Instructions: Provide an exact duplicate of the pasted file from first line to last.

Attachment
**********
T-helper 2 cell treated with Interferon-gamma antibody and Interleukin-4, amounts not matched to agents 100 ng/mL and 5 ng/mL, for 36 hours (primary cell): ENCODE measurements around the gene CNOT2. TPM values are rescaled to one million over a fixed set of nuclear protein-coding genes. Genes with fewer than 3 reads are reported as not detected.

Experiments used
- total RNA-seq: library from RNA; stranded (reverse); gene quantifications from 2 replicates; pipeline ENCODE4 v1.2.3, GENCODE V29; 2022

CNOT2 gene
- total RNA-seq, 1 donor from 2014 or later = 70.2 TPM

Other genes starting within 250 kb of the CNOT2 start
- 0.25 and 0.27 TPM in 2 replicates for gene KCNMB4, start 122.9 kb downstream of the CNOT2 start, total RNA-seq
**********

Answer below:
T-helper 2 cell treated with Interferon-gamma antibody and Interleukin-4, amounts not matched to agents 100 ng/mL and 5 ng/mL, for 36 hours (primary cell): ENCODE measurements around the gene CNOT2. TPM values are rescaled to one million over a fixed set of nuclear protein-coding genes. Genes with fewer than 3 reads are reported as not detected.

Experiments used
- total RNA-seq: library from RNA; stranded (reverse); gene quantifications from 2 replicates; pipeline ENCODE4 v1.2.3, GENCODE V29; 2022

CNOT2 gene
- total RNA-seq, 1 donor from 2014 or later = 70.2 TPM

Other genes starting within 250 kb of the CNOT2 start
- 0.25 and 0.27 TPM in 2 replicates for gene KCNMB4, start 122.9 kb downstream of the CNOT2 start, total RNA-seq